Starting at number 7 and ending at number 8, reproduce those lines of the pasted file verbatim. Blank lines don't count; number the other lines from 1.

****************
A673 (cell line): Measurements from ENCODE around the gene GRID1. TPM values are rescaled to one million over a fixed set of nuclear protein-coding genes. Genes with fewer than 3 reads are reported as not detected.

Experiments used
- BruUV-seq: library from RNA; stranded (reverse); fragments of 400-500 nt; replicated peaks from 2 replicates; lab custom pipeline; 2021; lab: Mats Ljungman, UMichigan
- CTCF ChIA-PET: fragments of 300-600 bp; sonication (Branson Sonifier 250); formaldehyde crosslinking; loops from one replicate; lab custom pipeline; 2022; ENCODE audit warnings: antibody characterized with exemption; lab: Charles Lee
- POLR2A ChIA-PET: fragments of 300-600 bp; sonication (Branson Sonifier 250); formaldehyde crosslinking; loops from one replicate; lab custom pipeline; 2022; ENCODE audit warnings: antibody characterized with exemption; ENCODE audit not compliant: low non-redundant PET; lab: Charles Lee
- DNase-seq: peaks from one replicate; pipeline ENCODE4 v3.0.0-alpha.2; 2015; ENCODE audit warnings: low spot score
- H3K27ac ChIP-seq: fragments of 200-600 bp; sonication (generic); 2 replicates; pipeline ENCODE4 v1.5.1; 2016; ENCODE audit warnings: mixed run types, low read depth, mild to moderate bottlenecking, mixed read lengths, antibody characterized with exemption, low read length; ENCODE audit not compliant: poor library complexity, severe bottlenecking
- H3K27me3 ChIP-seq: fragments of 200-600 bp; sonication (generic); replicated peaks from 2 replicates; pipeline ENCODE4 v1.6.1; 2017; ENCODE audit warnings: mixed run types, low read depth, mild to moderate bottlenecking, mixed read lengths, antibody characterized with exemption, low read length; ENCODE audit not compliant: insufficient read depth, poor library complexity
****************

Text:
- H3K27ac ChIP-seq: fragments of 200-600 bp; sonication (generic); 2 replicates; pipeline ENCODE4 v1.5.1; 2016; ENCODE audit warnings: mixed run types, low read depth, mild to moderate bottlenecking, mixed read lengths, antibody characterized with exemption, low read length; ENCODE audit not compliant: poor library complexity, severe bottlenecking
- H3K27me3 ChIP-seq: fragments of 200-600 bp; sonication (generic); replicated peaks from 2 replicates; pipeline ENCODE4 v1.6.1; 2017; ENCODE audit warnings: mixed run types, low read depth, mild to moderate bottlenecking, mixed read lengths, antibody characterized with exemption, low read length; ENCODE audit not compliant: insufficient read depth, poor library complexity